Europeans first learned of the mountain in 1567, when Spanish explorers were told of a mountain farther inland which was "very high, shining when the sun set like a fire." By this time, the Stone Mountain area was inhabited by the Creek and (to a lesser extent) Cherokee peoples.
In the early 19th century, the area was known as Rock Mountain. After the founding of DeKalb County and the county seat of Decatur in 1822, Stone Mountain was a natural recreation area; it was common for young couples on dates to ride to the mountain on horseback. The mountain is easy to climb and there has been a path since the nineteenth century.
Entrepreneur Aaron Cloud built a 165 feet (50 m) wooden observation tower at the summit of the mountain in 1838, but it was destroyed by a storm and replaced by a much smaller tower in 1851. Visitors to the mountain would travel to the area by rail and road, and then walk up the 1.1-mile (1.8 km) mountaintop trail to the top, where Cloud also had a restaurant and club.
Granite quarrying started at Stone Mountain in the 1830s, but became a major industry following the completion of a railroad spur to the quarry site in 1847. This line was rebuilt by the Georgia Railroad in 1869. Over the years, Stone Mountain granite was used in many buildings and structures, including the locks of the Panama Canal, the steps to the East Wing of the United States Capitol and the Imperial Hotel in Tokyo. In recent years, granite suppliers in Georgia sent stone samples cut from Stone Mountain to the Martin Luther King, Jr. Memorial Foundation to be considered for use in a planned monument in King's honor; the foundation later chose to use granite imported from China. Quarrying during earlier periods also destroyed several spectacular geological features on Stone Mountain, such as the Devil's Crossroads, which was located on top of the mountain.
The UDC established the Stone Mountain Confederate Memorial Association (SMCMA) for fundraising and on-site supervision of the project. Venable and Borglum, who were both closely associated with the Klan, arranged to pack the SMCMA with Klan members. The SMCMA, along with the United Daughters of the Confederacy, continued fundraising efforts. Of the $250,000 raised, part came from the federal government, which in 1925 issued special fifty-cent coins with the soldiers Robert E. Lee and Stonewall Jackson on them. The image on the verso of the coin was based on The Last Meeting of Lee and Jackson, executed in 1869 by Everett B. D. Fabrino Julio (American, b. St. Helena 1843 – 1879, emigrated to US 1860), itself an icon of Lost Cause mythology; it is now in the American Civil War Museum (until 2012 the Museum of the Confederacy). When the state completed the purchase in 1960, it condemned the property to void Venable's agreement to allow the Klan perpetual right to hold meetings on the premises.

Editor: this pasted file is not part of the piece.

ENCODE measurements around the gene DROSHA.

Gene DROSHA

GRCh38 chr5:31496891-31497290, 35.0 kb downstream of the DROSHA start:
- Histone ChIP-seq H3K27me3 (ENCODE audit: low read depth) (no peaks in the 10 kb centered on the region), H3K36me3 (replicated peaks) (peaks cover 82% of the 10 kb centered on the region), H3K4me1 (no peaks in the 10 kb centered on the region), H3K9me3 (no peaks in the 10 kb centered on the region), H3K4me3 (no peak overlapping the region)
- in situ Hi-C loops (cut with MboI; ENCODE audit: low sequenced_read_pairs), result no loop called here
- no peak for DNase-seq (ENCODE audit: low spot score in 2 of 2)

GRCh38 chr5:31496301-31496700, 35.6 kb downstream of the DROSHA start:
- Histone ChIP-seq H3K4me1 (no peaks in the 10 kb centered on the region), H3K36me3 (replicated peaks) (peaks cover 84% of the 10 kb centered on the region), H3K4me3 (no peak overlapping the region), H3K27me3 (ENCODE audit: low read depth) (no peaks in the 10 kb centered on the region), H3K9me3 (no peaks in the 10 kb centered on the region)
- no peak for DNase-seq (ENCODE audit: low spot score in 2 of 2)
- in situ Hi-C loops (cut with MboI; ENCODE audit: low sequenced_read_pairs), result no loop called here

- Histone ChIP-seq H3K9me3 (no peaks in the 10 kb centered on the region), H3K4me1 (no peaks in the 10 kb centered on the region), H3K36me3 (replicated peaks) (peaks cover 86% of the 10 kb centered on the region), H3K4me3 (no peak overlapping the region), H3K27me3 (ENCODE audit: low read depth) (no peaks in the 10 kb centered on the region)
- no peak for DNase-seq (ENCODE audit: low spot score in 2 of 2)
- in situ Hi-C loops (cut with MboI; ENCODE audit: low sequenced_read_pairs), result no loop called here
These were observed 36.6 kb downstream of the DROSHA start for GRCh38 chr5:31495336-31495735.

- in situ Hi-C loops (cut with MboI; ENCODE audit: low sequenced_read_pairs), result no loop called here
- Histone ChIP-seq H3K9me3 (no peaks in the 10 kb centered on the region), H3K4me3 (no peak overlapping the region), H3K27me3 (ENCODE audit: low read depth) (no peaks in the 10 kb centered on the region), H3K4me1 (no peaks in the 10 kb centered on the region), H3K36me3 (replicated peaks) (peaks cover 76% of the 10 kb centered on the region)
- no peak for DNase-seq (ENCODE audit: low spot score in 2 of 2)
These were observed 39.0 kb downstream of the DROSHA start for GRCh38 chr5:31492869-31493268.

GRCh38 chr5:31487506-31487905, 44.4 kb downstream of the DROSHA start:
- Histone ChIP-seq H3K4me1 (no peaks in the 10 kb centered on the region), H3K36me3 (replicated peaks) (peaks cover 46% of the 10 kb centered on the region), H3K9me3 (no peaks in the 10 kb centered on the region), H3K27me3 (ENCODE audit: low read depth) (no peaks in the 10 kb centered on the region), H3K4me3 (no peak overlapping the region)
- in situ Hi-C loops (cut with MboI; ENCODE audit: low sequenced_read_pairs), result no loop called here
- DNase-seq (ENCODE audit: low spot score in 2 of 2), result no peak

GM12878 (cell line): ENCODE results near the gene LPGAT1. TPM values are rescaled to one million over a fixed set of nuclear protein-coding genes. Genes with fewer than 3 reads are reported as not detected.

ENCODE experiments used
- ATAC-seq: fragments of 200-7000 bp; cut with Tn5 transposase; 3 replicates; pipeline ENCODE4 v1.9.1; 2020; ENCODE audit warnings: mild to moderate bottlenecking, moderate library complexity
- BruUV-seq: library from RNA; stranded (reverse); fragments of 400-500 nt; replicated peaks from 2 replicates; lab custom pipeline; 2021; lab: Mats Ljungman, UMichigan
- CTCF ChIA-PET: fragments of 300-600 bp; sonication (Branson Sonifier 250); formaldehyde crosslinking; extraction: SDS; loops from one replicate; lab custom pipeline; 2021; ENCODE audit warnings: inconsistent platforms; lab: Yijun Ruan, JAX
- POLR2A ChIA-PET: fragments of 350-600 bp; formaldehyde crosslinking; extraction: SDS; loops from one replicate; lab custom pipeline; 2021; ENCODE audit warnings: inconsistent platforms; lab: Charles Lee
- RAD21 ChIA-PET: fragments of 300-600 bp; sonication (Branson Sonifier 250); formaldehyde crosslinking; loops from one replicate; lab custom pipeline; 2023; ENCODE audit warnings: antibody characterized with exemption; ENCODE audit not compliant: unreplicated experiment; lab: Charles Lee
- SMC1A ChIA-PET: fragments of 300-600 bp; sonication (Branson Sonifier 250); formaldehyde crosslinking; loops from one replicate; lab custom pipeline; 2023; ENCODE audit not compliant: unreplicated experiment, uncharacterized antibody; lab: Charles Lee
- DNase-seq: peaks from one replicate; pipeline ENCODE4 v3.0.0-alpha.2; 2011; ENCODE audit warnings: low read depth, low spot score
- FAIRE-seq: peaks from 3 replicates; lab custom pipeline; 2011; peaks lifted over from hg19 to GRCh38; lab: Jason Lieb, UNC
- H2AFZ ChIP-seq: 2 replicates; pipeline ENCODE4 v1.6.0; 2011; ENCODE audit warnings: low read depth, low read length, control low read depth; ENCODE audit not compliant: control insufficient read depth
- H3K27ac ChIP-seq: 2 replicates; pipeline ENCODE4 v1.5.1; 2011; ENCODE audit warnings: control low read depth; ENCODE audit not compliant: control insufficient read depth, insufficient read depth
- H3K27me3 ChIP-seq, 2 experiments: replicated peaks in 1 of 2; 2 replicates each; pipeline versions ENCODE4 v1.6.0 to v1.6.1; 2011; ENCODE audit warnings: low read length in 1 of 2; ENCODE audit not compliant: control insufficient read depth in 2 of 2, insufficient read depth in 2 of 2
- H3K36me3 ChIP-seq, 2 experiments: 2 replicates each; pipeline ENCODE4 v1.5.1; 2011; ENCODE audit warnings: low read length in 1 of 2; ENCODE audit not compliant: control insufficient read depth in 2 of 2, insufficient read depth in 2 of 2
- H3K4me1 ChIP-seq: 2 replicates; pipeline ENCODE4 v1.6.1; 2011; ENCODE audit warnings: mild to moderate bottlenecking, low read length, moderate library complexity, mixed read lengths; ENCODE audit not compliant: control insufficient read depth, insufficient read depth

In 1887 Stone Mountain was purchased for $45,000 by the Venable Brothers of Atlanta, who quarried the mountain for 24 more years, and descendants of the Venable family would retain ownership of the mountain until it was purchased by the State of Georgia in 1958.
Who first conceived of a Confederate memorial on the side of Stone Mountain has long been a matter of debate..... The written evidence...points to Francis Ticknor, a nineteenth-century physician and poet from Jones County, Georgia...in an 1869 poem.... William H. Terrell, an Atlanta attorney and son of a Confederate veteran, ...suggested it publicly on May 26, 1914 in an editorial for the Atlanta Constitution." Three weeks later, Georgian John Temple Graves, editor of the New York American, suggested it should have a 70-foot (21 m) statue of Robert E. Lee.
Venable deeded the north face of the mountain to the UDC in 1916, on condition that it complete a sizable Civil War monument in 12 years. Finances as well as technical problems slowed progress. The US Mint issued a 1925 Commemorative silver US half dollar, bearing the words "Stone Mountain", as a fundraiser for the monument. This issue, which required the approval of both the 1926 Congress and President Calvin Coolidge, was the largest issue of commemorative coins by the U.S. government up to that time.
Fundraising for the monument resumed in 1923. In October of that year, Venable granted the Klan easement with perpetual right to hold celebrations as they desired. The influence of the UDC continued, in support of Mrs. Plane's vision of a carving explicitly for the purpose of creating a Confederate memorial. She suggested in a letter to the first sculptor, Gutzon Borglum:
After a number of sculptors turned them down, Augustus Lukeman took up the work in 1925, with a different, smaller design. Fundraising was even more difficult after the public debate and name-calling, and work stopped in 1928. In 1941 segregationist Governor Eugene Talmadge formed the Stone Mountain Memorial Association (SMMA) to continue work on the memorial, but the project was delayed once again by the U.S. entry into World War II (1941–45).